Newspaper Page Text
The Republican Journal.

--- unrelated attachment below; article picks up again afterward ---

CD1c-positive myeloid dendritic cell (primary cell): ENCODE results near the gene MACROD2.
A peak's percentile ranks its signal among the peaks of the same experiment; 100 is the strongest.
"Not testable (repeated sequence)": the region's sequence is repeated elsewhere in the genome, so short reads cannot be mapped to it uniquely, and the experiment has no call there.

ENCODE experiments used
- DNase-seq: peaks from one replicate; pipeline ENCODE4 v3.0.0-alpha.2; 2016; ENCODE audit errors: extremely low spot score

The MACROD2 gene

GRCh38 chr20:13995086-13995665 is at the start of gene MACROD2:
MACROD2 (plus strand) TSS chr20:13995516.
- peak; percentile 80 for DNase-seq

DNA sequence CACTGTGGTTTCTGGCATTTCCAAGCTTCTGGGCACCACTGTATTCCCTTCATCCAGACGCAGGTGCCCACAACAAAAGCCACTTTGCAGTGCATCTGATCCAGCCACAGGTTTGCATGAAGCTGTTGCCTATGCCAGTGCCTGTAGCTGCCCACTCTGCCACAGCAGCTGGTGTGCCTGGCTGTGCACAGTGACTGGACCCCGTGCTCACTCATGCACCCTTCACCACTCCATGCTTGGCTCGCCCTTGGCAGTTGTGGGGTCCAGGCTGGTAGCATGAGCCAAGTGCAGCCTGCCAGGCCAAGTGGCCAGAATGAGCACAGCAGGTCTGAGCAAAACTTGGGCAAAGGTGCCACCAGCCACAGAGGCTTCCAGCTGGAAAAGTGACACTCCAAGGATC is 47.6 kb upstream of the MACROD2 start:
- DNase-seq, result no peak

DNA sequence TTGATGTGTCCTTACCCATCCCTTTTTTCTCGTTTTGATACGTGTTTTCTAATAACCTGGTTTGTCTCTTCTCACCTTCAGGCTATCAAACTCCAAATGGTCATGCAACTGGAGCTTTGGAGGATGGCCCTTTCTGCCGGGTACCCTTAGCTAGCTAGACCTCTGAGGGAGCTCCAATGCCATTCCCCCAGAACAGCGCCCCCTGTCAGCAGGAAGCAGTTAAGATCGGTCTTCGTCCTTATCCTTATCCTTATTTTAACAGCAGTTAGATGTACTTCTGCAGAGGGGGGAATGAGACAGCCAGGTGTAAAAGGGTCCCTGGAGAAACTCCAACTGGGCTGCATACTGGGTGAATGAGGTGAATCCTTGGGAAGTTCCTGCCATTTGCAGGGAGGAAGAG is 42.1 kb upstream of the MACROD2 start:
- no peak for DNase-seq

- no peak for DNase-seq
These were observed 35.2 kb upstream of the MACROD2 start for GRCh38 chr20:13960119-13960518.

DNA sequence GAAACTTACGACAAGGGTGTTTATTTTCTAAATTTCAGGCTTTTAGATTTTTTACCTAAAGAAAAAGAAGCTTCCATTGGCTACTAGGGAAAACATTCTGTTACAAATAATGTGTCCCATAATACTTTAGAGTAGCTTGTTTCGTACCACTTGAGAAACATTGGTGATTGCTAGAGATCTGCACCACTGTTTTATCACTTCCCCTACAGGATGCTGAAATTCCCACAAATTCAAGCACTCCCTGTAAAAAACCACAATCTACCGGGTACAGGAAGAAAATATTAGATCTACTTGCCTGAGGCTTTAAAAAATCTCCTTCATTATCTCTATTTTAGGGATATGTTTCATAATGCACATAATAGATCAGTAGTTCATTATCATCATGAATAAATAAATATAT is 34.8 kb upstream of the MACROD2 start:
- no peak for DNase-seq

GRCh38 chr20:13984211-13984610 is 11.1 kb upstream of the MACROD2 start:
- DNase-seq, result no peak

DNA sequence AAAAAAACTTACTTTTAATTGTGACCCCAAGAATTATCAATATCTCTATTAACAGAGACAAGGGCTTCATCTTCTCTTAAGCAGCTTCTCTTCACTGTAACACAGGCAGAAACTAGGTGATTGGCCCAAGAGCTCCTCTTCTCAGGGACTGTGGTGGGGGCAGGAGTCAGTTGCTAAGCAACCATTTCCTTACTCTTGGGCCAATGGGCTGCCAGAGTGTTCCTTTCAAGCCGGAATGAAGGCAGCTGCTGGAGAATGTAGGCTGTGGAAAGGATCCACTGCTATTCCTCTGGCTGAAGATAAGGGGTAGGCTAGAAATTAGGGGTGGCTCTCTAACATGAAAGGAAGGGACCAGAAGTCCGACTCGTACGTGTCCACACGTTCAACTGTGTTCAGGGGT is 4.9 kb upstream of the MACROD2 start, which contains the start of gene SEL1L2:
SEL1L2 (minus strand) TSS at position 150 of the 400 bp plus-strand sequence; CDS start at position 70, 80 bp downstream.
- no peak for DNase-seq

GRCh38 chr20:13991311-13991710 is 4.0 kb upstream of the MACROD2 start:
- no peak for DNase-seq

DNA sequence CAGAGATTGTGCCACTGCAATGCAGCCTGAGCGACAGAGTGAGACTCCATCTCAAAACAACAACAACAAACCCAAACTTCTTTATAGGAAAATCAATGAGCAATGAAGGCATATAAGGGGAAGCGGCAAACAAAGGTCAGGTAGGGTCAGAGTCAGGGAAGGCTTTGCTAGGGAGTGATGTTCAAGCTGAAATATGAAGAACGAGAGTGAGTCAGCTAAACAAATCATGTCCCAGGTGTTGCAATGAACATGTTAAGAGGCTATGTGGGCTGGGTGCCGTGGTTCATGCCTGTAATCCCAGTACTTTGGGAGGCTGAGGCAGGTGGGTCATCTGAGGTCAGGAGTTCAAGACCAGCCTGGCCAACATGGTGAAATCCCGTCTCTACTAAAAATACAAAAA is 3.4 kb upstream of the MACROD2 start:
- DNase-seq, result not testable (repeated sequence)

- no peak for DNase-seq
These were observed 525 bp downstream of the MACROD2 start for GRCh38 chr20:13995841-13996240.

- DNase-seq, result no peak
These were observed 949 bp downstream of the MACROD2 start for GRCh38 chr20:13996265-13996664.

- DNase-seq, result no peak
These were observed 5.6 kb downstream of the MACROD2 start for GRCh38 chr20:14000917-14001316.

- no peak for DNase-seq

fPl.UME 93. NO. 36._ BELFAST, MAINE, THURSDAY, SEPTEMBER 8, 1921. FIVE~CENTS Government ^ntember meeting of the Belfast #’uncil was held Tuesday evening, 1 \\ .-s. ott presiding; absent, Alder mous and Cooper and Council , Hall, Staples and Pattershall. ' ...,wrt of the Tax Collector and hj ,\e of City Treasurer were read ....ent.ed. .•Ilily roll of accounts was pass ;/,llows: .$2,241 65 ,ind Bridges.. . 2,884 03 . 118 75 . 81 70 i J Account. 3 19 lhine .. 06 55 .. 138 10 kling. 374 50 j .. 170 08 ',l„ . 402 25 and Tools . 180 25 . 175 49 agent. 27 63 *ks and Supplies— 244 95 rs and Insurance. 407 04 . 7 36 . 754 13 . 83 00 . 3,694 70 .an. 408 66 . 1,383 15 rtment. 682 61 . 80 g. 50 31 M-iiool Purposes. 229 67 \ ; Kerry. 22 95 .$14,833 50 ttee on Police was instruct ed, e uniforms and necessary ; he department. , ii was granted to occupy a e streets during the changes Trust Company, mg order was passed: hat t le Municipal Officers . and hereby are, authorized vith construction of Perkins lied, in accordance with the .aid officers to the State tiigh 'sion, and in accordance with f the joint board organized <A, consisting of the State >m mission, Waldo County . - rs, and the Municipal Of :ast, with such modifications . board shall determine upon. HE MONROE FAIR irue Fair will be held on the Sept. 13th, 14th and 15th. s is secretary. The entries 1 5th with 40 horses entered > s as follows: nute class, 23 horses. 11nute class, 21 horses, mute class, 21 horses. nute class, 25 horses. . mute class, 24 horses. mute class, 25 horses. 1 been taken for a good mid cifast Band will be in attend her entertainment will be a show and a ball game each expected some interesting he ladies’ department and vegetables, etc. FRANK F. CLAPP. Clapp, probably the most - n travelling man in the State 'Sed away at the Charlesgate unbridge, Thursday afternoon, ut a very delicate surgical -0 weeks ago. Fie was born )tta, Jan. 29, 1853. In 1832 asociated with the firm ot J. - , and remained with them Ffe was a past president r Century Travelling Men’s Maine. lie was a Mason, mplar, a Shriner, an Odd it 1 Ft, a R. of P., and also a ' veral societies and clubs. A i a son survive him: Mrs. berts of Chicago and f\ <P of New York. The funeral place Sunday at 3 p. m. at ;ence, 12b Dexter St., Mal Mr. Clapp is very well and own in Belfast, having sold ties E. Owen for the past 32 WALDO LAIR HAS LAkGECROWD. The attendance at the Waldo Fair on Labor Day was a record breaker with several thousand present. There were vehicles of all kinds, a large train excur sion and autos galore from Belfast. Wal do always stands bacn of her reputation for good horse racing, but this season she surprised herself. There were several thrills not advertised and exciting acci dents, but nothing serious. All the old timers were on the track and several new ones, from which much was ex pected, adding uncertainty and conse quent excitement. Each race was run twice around the track making the heats 2-3 of a mile. The 2.27 class was started in two divisions on account of the large number starting and 1 the dusty track. There, were five heats in the 2.18 class. 2.18 CLASS—PURSE $100 Domino, bl g, (Marden).3 3 111 Ada F., bs, (Farwell).1 12 2 2 Toss Boy, bg, ( Walton).2 2 3 4 ro Bingo, bg, (Flagg).4 4 4 3 ro Altissimus and Sir Ambulator also started. Best time, 1.35. 2:27 CLASS—PURSE $75 (1st Div.) Dummy Braden, bg, (Piper). Ill Dan Calden, bg, (Barlow). 2 2 3 Patty Braden, bg, (Littlefield).... 3 3 2 Best time, 1.40. 2:27 CLASS (2nd Div.' Prince Pilsen, bg, (Moody). 3 12 11 Azolf Patchen, chg, (Slipp). 2 3 13 2 Ray G„ bg, (Ward). 1 2 3 2 3 Best time, 1:50. FARMERS’ RACE-PURSE $25. Portia, bm, (Berry). 1 1 l Peter L„ bg, (Littlefield). 2 2 2 Pedro, bg, (Piper) . 3 3 3 Best time, 1:85. (.THE PULLING MATCH. There was a great deal of interest in ! the pulling match, which was \fton by a j Waldo town team, when E. C. Hardy’s pair pulled the 7,000-pound load nine inches farther than the pair owned by F. A. Twombly of Belfast. Other teams finished in the following order: C. C. Thomas of Morrill, Percy Larrabee of Jackson, E. H. Littlefield and John Palm er of Swanville. Swanville won from Jackson 13 to 12 in an exciting baseball game. There was a large attendance and good music at the dance in the evening. GLEDHILL AT HEAD OF WORSTED COMPANY LINCOLN, Sept. 5—(Special)—Eli Gled hill of New York, head of several woolen : mills, has consented to become the presi- | dent of the new Lincoln Worsted Co. Mr. Gledhii! directs the affairs of the Mystic Manufacturing Co. at Mystic, \ Conn.; Lockwood Mills at Ashway, R. I ; and the Old Colony Mills at Sangerville, Me., and Rochester, N. H. According to the industrial situation, as Mr. G led hill views it, the products of i all his mills have been bought up for spring delivery and there is a demand on the part of the jobbers that the Lincoln mill get started at the earliest possible moment so that the supply from that souice may help up the demand. Mrs. H. W. Chase and daughter Louise of Boston autoed to Belfast last week to spend a few days with their cousin, Mrs. A. C. Starkey of Washington, L>. C.,who is summering at the Hodgdon home on Cedar street. In company with Mrs. Starkey and Mrs. Geo. E. Evans they autoed to Bangor for a day. They left Saturday for home going by the way of the White Mountains. Mrs. Margaret F. Gray and daughter, Flora B. Gray, returned Tuesday from Seal Harbor, where they have been for ! several months. Before >uying Your New Fall Wearing Apparel Vour suit for street wear this Fall? u t.F you select it with more than your other dresses be ause it will be worn most of them Will you pay more for it be :iUse you want style, quality and 't:|"vice in it, 're you select it do not forget to enlist the services :i'e Corset Department and let one of our expert 'setieres fit you with one of the new will be better pleased with your gown or suit ! t:rcliase by lollowing this bit of advice. Ie new Modart will add to the attractive appearance i m will make, for it will bring out to the utmost all of iines ot beauty in your figure. * us show you what the Modart will do towards aiding to your personal appearance. CORSET DEPARTMENT H. H. Coombs Company BELFAST, MAINE. THE CHURCHES ] The Universalist church will be opened j Sunday, Sept. 18th, instead of the Uth, as previously announced. Sermon by Rev. i Wm. Vaughan. , -* Services will be resumed at the East Northport Chapel next Sunday at 2:30 p. m. with sermon by Rev. C. W. Martin. ., ^®V- Cross will hold services at the Brainard schoolhouse next Sunday at i ?! °™I“k-, Subject, -What Will You I Do With Jesus?” followed by Sunday school. All are cordially invited. Summer services will be held next Sun- \ day at the Trinity Reformed Church in * East Belfast, Rev. William Vaughan, ! pastor, at 2.30 p. m., and also at Mason j Mills church at 4.30 p. m. St. Margaret’s Chapel will be open on Sunday, Sept. 11th. The Rev. D. N Brookman of St. Peter’s Church, Morris town, N. J., has charge of the services for the summer. Morning prayer at 10.45 a. m. All are welcome to attend these ser - ! vices. Methodist Church. People’s Meth odist Church, Rev. Charles W. Martin pastor; parsonage, No. 7 Court St.; tele phone, 213.11. Sunday morning service at 10.45. Sunday Bchool, 12 m. Evening service at 7.30. Prayer meeting this, Thursday, evening at 7.30. _ First Congregational Church. : Rev. A. C. Elliott, pastor; parsonage, 26 High St., telephone, 157-4. Organist, Miss Amy Stoddard; soloists, Mrs. Leroy Paul and Miss Charlotte Knowlton Morning worship at 10.45, with sermon by the pastor. Church school at noon, Strangers and those without any church home are cordially invited tc worship with us and assist in the activities of this church. Communion next Sunday at close of j service. There will be services next Sunday at 7.30 p. m. in the North Belfast church, conducted by Rev. A. C. Elliott. At the meeting of the North, Congre gational, church and parish last Thursday the resignation of Kev. Alfred C. Elliott, their pastor for the past two years, was read and very regretfully accepted. Mr. Elliott has been a very faithful and con scientious pastor and has had the earnest and faithful assistance of his wife. With their two young sons they will leave the last of September for their new home in Salamanca, N. Y. They will take with the love and esteem of their own society and many of our towns people, with whom they have had most friendly rela tions. Mr. Elliott’s new church has a membership of 350 and a large Sunday school. It is the leading church in Sala manca, which has a population of about 10,000 and is an industrial centre about 40 miles from Buffalo. In order to for mally release Mr. Elliott it was necessary to call a meeting of the eccesiastical counc.l of thell Congregational churches in Waldo (.ounty. The s.-ssion was held j in the North church Wednesday at 10 a. ! m. The First baptist Church. Rev. Ueorge C. Sauer, pastor; residence, 13 Cedar; telephone, 123-11. Sabbath ser vices at 10:45 and 7:30; Sunday schooi at 12; Christian Endeavor 6:30; mid-week ; service Thursday 7:30. Mr. Sauer’s ‘ morning theme is “The Call to the Minis try”. Splendid music is a feature of this service. At 7:30 the topic will be “The Four Horsemen of the Apocalyse.” A large chorus and orchestra. Every one I invited. Appointments this week: Wed nesday afternoon, meeting of the Ladies’ ' Sewing Circle in the vestry with picnic ; supper; Thursday evening is the mid week service and conference with several important matters to be considered; Fri day afternoon the senior Bible class will meet with Mrs. Stimpson, corner Frank lin and Charles streets; Saturday at 2:3 0 ; sa'e of cooked food by the ladies of the church in the vestry. A real Sunday school—You know what it was when you ; attended it as a child. Not highly or ganized as now, but very'good. Today the efficient school must along with care ful grading, superior study, courses and teachers of character, give expert atten tion to particular groups. This church has ten large groups in charge of a facul ty of successful teachers: Primaries, Miss Mathews; juniors, Mrs. Paquette; intermediates, Miss Hopkins; boy rang ers, Mr. Sauer; boy scouts, Mr. Robert son; High school girls, Mrs. Sauer; young men, Mr. Paquette; young women, Mrs. Robertson; men and women, Mr. Foster; senior women, Mrs. Rich. Our school is now reopening and there is a place for every one. Miss Annie L. Barr, who recently re signed as librarian in the Legislative de partment of the State Library at Augus ta, has been spending several weeks at her home in this city. She left Monday for Rumford, where she has a responsible position in the public library. Miss Barr has had experience in the Belfast Free Library and will succeed in her new po sition. F. Wallace Chase, daughters Heloise and Elizabeth and son Frederick left by auto Friday for their home in Newtonville, Mass., after spending the season at their summer home on Lincolnville avenue. Mrs. Frances A Pole OF BOSTON Announces a display of selected AT at]the home of Mrs. Cecil Clay, 130 Main Street, September 15-16. Inspection solicited. PERSONAL Mr. and Mrs. G. W. Brad ord of Fram ingham, Mass, are visiting in Belfast and vicinity. Misses Lou and Ella Smalley went to Cape Rozier Saturday for a few days vis it with relatives. Nathan H. Small has arrived from Eastport and is taking a vacation at his home in this city. Mr. and Mrs. Herbert H. Stevens re turned Thursday from a few days’ visit in Boston and vicinity. Mrs. L. J. Black and son of Belfast were recently registered at the Congre s Square Hotel* Portland. Mrs. Fred Timm, who has been ill at her home on Church street, is improving and is able to receive callers. Mrs. L. J. Townsend of Newton, Mass., has been the guest several weeks of her '■ sister, Mrs. Clara M. Matthews. Mr. George K. Willey has returned after a four months’ stay at Fairfield Sanitorium, much improved in health. Mr. and Mrs. Frank R. Woodcock have returned from their annual trip to North ern Maine. They went as far as Lobster Lake. Mrs. George E. Evans and son George returned Wednesday to their home in Stamford, Conn., after their annual visit in Belfast. Mr. and Mrs. Clifford Ward of Brock ton, Mass., were recent guests of Mr. and Mrs. J. H. Morris while on an auto trip to Castine. Mr. and Mrs. Fred A. Johnson, two sons and Wilson Ellis returned Thursday from Georges Lake, Liberty, where they spent August. Miss Clara B. Keating, secretary for Dr. Josselyn of Boston, was the guest over Sunday of her parents, Mr. and Mrs. George I. Keating. Mrs. H. Sturgis Dexter returned Fri day to her home in Beverly, Mass., after a few weeks’ visit with her parents, Mr. and Mrs. Charles Bruce. Miss Helen Kittredge, who has employ ment as a stenographer in Boston, was a guest of her parents, Mr. and Mrs. Geo. E Kittredge, over Sunday. Mrs. Frederick Greenlaw and daughter Lida of Vinalhaven were in Belfast sev eral days last week, the guests of Rev. and Mrs. Alfred C. Elliott. Mr. and Mrs. James Esty returned Friday to their home in Newtoi# Centre, Mass., after a visit with Mr. and Mrs. Lester A. Wilson of Poors Mills. Edward Winter and Astrid Sandberg of New York, who have been at Dark Harbor for the season, were guests Wednesday of Mrs. Jerry E. Hayes. Mr. O. E. Frost left Thursday to join Mrs. Frost and Katherine in a few days’ visit with Mr. and Mrs. Arthur Vtfylie in Boston. They returned home Monday. Mr. and Mrs. Wallace Sprague and Mr. and Mrs. Harry Peters left by auto Sat urday to visit over Labor Day with Mr. and Mrs. Harry Dickey in North Anson. Mr. and Mrs. Frank Stephenson, Mr. and Mrs. Ambrose J. Morrison and son John arrived Saturday from Brunswick for a short visit with Mrs. Clara M. Matthews. Miss Edith C. Wilson left Monday to resume her duties in the Commercial De partment of the Westboro, Mass., High School after spending the summer at her home in this city. Prof, and Mrs. Charles D. Cool, son Robert and daughter Elizabeth have re turned to their home in Madison, Wis., after a visit with Mrs. Cool’s parents, Hon. and Mrs. Robert F. Dunton. Miss Alfreds Ellis, Assistant State Di rector of the Boys’ and Girls’ Clubs of the University of Maine Extension De partment. arrived Thursday to spend a few days with relatives in this city. Mr. and Mrs. Edgar L. Harding, ac companied by Mr. and Mrs. L. P. Loud of Waterville, have returned from a most delightful auto trip including visits in Quebec, Montreal and the White Moun tains. PERSONAL Mrs. Mahlon Brawn of Waterville ar rived Monday to visit relatives in Bel fast. Mr. and Mrs. M. C. Murch left Wed nesday for a two weeds’ visit in Massa chusetts. Cecil Clay is in Caribou attending the September term of the Aroostook County Supreme Judicial Court. Mrs. A. B. Wylie has returned from Boston, where she attended the millinery openings and bought her goods. Misses Melvina V. and Elizabeth Par ker have been spending the week at the Barnacle Cottage at the Battery. Mr. and Mrs. Fred Ellis and family have been spending a few days at the Thompson cottage at the Battery. Mr. and Mrs. A. H. Blood of Vinal haven arrived Tuesday to visit their niece, Mrs. Melvin A. Pattershall. Edward McCall of Newtonville arrived recently the guest of F. Wallace Chase, and returned Friday with the family. Mr. and Mrs. Harry Dale and little son of Wollaston, Mass., arrived recently as guests of Mr. and Mrs. Virgil L. Hall. Jack Grant of New York arrived Fri day to join Mrs. Grant and their little son, who have been here for the summer. Louis A. Freedman returned Tuesday to the School of Commerce, New York University, New York city, for his last year. Harland Pattershall and friend, Maurice Hall of Brooks, spent the week-end with his parents, Mr. and Mrs. M. A. Patter shall. F. I. Edwards, who has been the guest of Bert L. Davis the past few weeks, left Monday on a business trip te Brooklyn, N. H. Orrin J. Dickey closed the Boys’ Camp at Temple Heights last Saturday, but will keep his own cottage open duri ig Sep tember, Dr. and Mrs. Oscar Stevens of Marl boro, Mass., have been guests several days of their son, Herbert H. Stevens, and family. Col. and Mrs. Algernon S. Bangs, who have been at Temple Heights all summer, left Saturday for Lewiston, but plan later to go to Florida. Misses Margaret Dawson ana Marie Powers of Providence, R. I., arrived re cently to spend a vacation and are guests of Mrs. S. S. L. Shute. Mrs. Martin Erquist left Saturday for Boston, where she joined Mr. Erquist in a visit before they will leave for Mil waukee, Wis., to make their home. Mrs. Thomas A. Mitchell, sons Edwin and Paul and daughter Virginia returned Saturday to their home in Roslindale, Mass., after visits with Belfast relatives. Miss Elizabeth S. Marsano, who spent the summer with her parents. Mr. and Mrs. G. B. Marsano, left Monday tq, re sume her duties in the Quincy, Mass., public schools. Miss Clara Peterson of Brookline and Russell Cook of Somerville, Mass., have been guests ot Mr. and Mrs. Cecil Clay. They returned home by the way of the White Mountains Miss Alice R. Parker, R. N., has ar rived home from Oakland, Calif., where she went to accompany Mrs. Elsie K. Dusenbury, who will make her home with her sister, Mrs. Susan K. Cooper. Malcolm Willey of Putnam, Conn,, and Richard Holmes of Mt. Vernon arrived Saturday to spend a part of their college vacation with Mr. and Mrs. Bernes O. Norton. They hiked here from Augusta. Miss Hazel L. Wilson, R. N., has been the guest of her parents, Mr. and Mrs L. A. Wilson of Poors’ Mill. She returned Friday to her duties as nurse of the Bos ton Elevated at their Sullivan Square Station. R. H. Cassens and son Rudolph started by auto for New York City Monday morn ing, Rudolph leaves on Steamer Comache Sept. 8th en rout for Gainesville, Fla , via Jacksonville to enter the University of Florida. A Fine Example OF HOW WE HAVE Reduced Shoe Prices THIS SEASON. This fine grade black Vici Kid Boot, Goodyear welt, new fall style, eight and one-half inches high, will wear to look well and give splendid ser vice, rubber heel attached. In all widths, frojjn AA to E, $6-50 a pair Same style in r A Brown Kid, f PERSONAL Mr. and Mrs. Robert P. Coombs have returned from Bayside, where they spent the summer at their cottage. Mr. and Mrs. Fred V. Cottrell have re turned from their cottage at Shore Acres, Northport, where they spent the season. Mrs. Henry Norrington of New York, formerly Miss Frances White of Belfast, is the guest of Mrs. John M. Hinchman. Mr. and Mrs. E. B. Lunt of Hanover, N. H., are guests of Mr. and Mrs. Will iam Holt and other friends for a few days. Miss Louise Brown, R.N., arrived from Boston last Saturday to spend several weeks with her parents, Mr. and Mrs. F. W. Brown. Mr. and Mrs. Allen H. Patterson are spending September at their comfortable and attractive new summer home at Swan Lake. Mrs. Fred M. Dutch and Mrs. Herbert S. Morey left last Monday on an auto trip to Massachusetts and will probably go to New Yorn. Misses Annie and Helen Garcelon, who have been spending several weeks with Mr. B. L. Tuttle and family, returned Wednesday to their home in Auburn. Miss Helen Brown Teturned to Lynn, Mass., Monday, where she is a teacher in Burdette College. She made the trip by auto with Mr. and Mrs. E. P. Pell of Lynn. John F. Durham has returned from the U. of M., where he has been taking a summer course, and is now with a camp ing party in Liberty. The last of this month he will return to Dartmouth Col lege. Mrs. Amos Clement and daughter, Miss Louise R. Clement, returned Tuesday by auto from Seal Harbor, where they spent the summer. Mr. Clement will remain at his hotel, the Seaside Inn, until the season closes. Mr. and Mrs. Joseph A. Lenfest of Costigan were guests Monday of Mrs. Lillie Lenfest Nickerson, at 35 Court St. Mr. Lenfest and Mrs. Nickerson are double cousins and it was their first meet ing in twenty three years. Howard E. Wilson returned Saturday from Massachusetts, where he has been employed during the summer, and is at his home in Poors’ Mills. He will return to his studies at the University of Maine this fall. Mrs. Clara E. Batchelder returned Thursday to her home in Rockland after spending six months in Belfast. Her little granddaughter, Elena B. Shute and Helen Payson accompanied her for a few days’ visit. Miss Kathleen H. Tuttle, who spent the summer with her parents, Mr. and Mrs. B. L. Tuttle, and was employed in the City National Bank left Monday to re sume her duties in the Willimantic, Conn., High school. Mr. and Mrs. Thomas E. Bowker and j daughter Martha, Mr. and Mrs. Edwin S. Bowker and Mr. C. H. Shaw left Monday | noon in the latter’s Oldsmobile for a week’s visit in Winthrop and Bangor \ with relatives. Richard P. Whitman of Campello, : Mass , arrived Saturday to spend a few days with Mrs. Whitman, who with their children, has been spending the summer with her parents, Mr. and Mrs. James H. Howes. They will return to Campello with him. Miss G. Louise Clark returned to her home in East Belfast on Saturday, Sept. 3rd. She came from Jordan Pond, where she has spent the summer, and will re main a week at home, after which she will take up her duties as teacher in the North Searsport school. Mrs. H. Donald Mansur and daughters Norma and Elta, who have been guests of her mother, Mrs. Ainos F. Carleton, the past summer, left Sunday foi their home in Westville, Ct. They were accompanied by Mrs. Robert W. Rollins, who is having a week’s vacation from her duties in the Pittsfield Bank. Mr. and Mrs. George E. Trott, Mrs. John Miller and sou Robert Edgar of Portland, and Mrs. Andy Blackwood and grandson Ralph Skeoch of Frederikstead, St. Croix, Virgin Islands, came by auto from Portland, Sunday, to stay over La bor Day with Mr. and Mrs T. V. Stuart at their home Upper High street. An Important Business Deal One of the most important real estate deals in Belfast which has taken place, in a long time, was the transfer in the past week of the 400 acres of land on Congress street and the buildings thereon, with the complete wireless station and. outfit, from The International Radio Tele graph Company to the Radio Corporation of America. With the acquisition by the Radio Corporation of America, the largest in the world, of the International Radic and Telegraph Company, the Westing, house Electric Company becomes a sub stantial stockholder in the former cor poration, it has been announced at the Radio Corporation offices. . Before the merger was elf acted, the General Electric and the American Telephone and Tele graph Companies held large blocks of stock in the Radio Corporation of Ameri ca, and many of the Geneial Electric’s patents were in use at the Radlb’s sta tions. Now that the Westinghouse has become a stockholder, the Radio Cor poration will have the use of other wire less apparatus, hitherto used by the In ternational Radio and Telegraph Com pany. This transfer of the Belfast prop erty is of national importance for it also carries with it the stations of the Inter national Radio and Telegraph Company located at the Bush Terminal, New Lon don, Conn.; Newport, R. 1 ; Nantucket Island and Cape May, N. J These sta tions are mainly for communication with steamships on the Atlantic ( oasr. Under the merger plans it was esiimated, as it is believed, that the plants taken over together with those already operated by the Radio Corporation of America, will be more than sufficient for present needs. Just what disposition will be made with the Belfast property has not yet been decided, but it is known that the station here will be completed and that the pres ent investment made by the International Radio and Telegraph Company of $60,000 on Congress street will not be abandoned. Orrin J. Dickey of this city, who has been associated with the International and Westinghouse companies since their advent here, will continue with the Radio Corporation of America, in the same ca pacity, as the Belfast representative, and it is expected that within a short time representatives of the Radio Corporation will be in the city and arrange plans for the continuance of the work on the Con gress street grounds, in increasing the equipment and bringing the station tc early completion and use. LINDLEY M. STAPLES. The death of Hon. Lindley M. Staples of Washington, Maine, Tuesday, Aug. 30th, removes a well known Maine man. He was born in Swanville in July 1840, received his education in that town, in the East Corinth Academy and the East Maine Conference Seminary in Bucks port. After studying law in the office of James B. Murch in Belfast he was admit ted to the Waldo County Bar, but soon moved to Washington, where he practic ed for over 50 years. During that long period he frequently was employed in the Waldo County Courts. He was a man of firm ideas, legal, political and religious, and engaged in his farming with as much enthusiasm as in his profession. He en tered politics in 1864, and was a life-long Democrat. He served his town and his county in many positions of trust. In 1890, he was elected to the State Senate and attracted a great deal of attention as “the lone Democrat in the Senate.” Few politicians were better liked than Mr Staples and few men have a record of more kind deeds. For many years he was master of Medomak Grange, was a past master of Riverside Lodge, F. & A M. of Jefferson and of Mt. Olivet Lodge of Washington. fie was a member of Claremont Commandery, K. of P.5 and was an Odd Fellow,and was also & past master of Washington Lodge of United Workmen. His unbounded good nature made him welcome everywhere. He never lost his interest in his home town and was a prominent ligure iu its centennial celebration a few years ago, and gave an address. Mr. Staples was twice married and is survived by one son; William M. Staples of Washington, by one sister and one brother, Mrs M. A Barker of Salem, Mass., and Francis M Staples of Belfast. The funeral services were held in the Union church with a sermon by Rev. Mr. Mason and a duet by Rev. and Mrs. George B. Davis of North Waidoboro. • There was a large attend ance and the floral display was beautiful. CHEAP Is a word of very relative importance. Nothing in fact is cheap unless it serves a useful purpose. The means by which we sell everything so cheap ON SPRING STREET is the fact that we buy things cheap and buy for cash, save all discounts, turn over (goods for a limited salts profit, do all the work ourselves, hence save money for you and I. Ford cars are a good example of cheapness with utility, and they are becoming cheaper, but no matter how much or how fast the price on new ones are reduced we can keep ahead in our reductions on used ones Come on and see us and ask prices. We will prove it to you With last week’s (wheels) ad. was nearly cleaned out of them, hut. we have just a few left at your price. Come and buy them TIRES are very cheap. They are the new fresh stock, of good ones, and we sell them so cheap that, we are now doing the leading tire business. (There’s a reason.) Come in and inquire the price on your size Last week we sold wheels in Hancock County, Tires in Knox Coun ty and all sorts of things in Waldo and this week we will increase our territory. If you need or want anything, no matter what, ask us about it and we will make a price for you which will save you money and we will buy anything at our price. W. L. West, on Spring Street. IN THE MIND Saving money, like every other good act, BEGINS IN THE MIND. Set it down as a principle from which you will never depart that a certain portion of all you make shall be saved. Cultivate this habit of thought. Thoughts are things. And the most fruitlul seed in the efficient mind is the constant thought of thrift. 4% PAID ON SAVINGS ACCOUNTS Waldo Trust Company BELFAST BROOKS CASTINE UNITY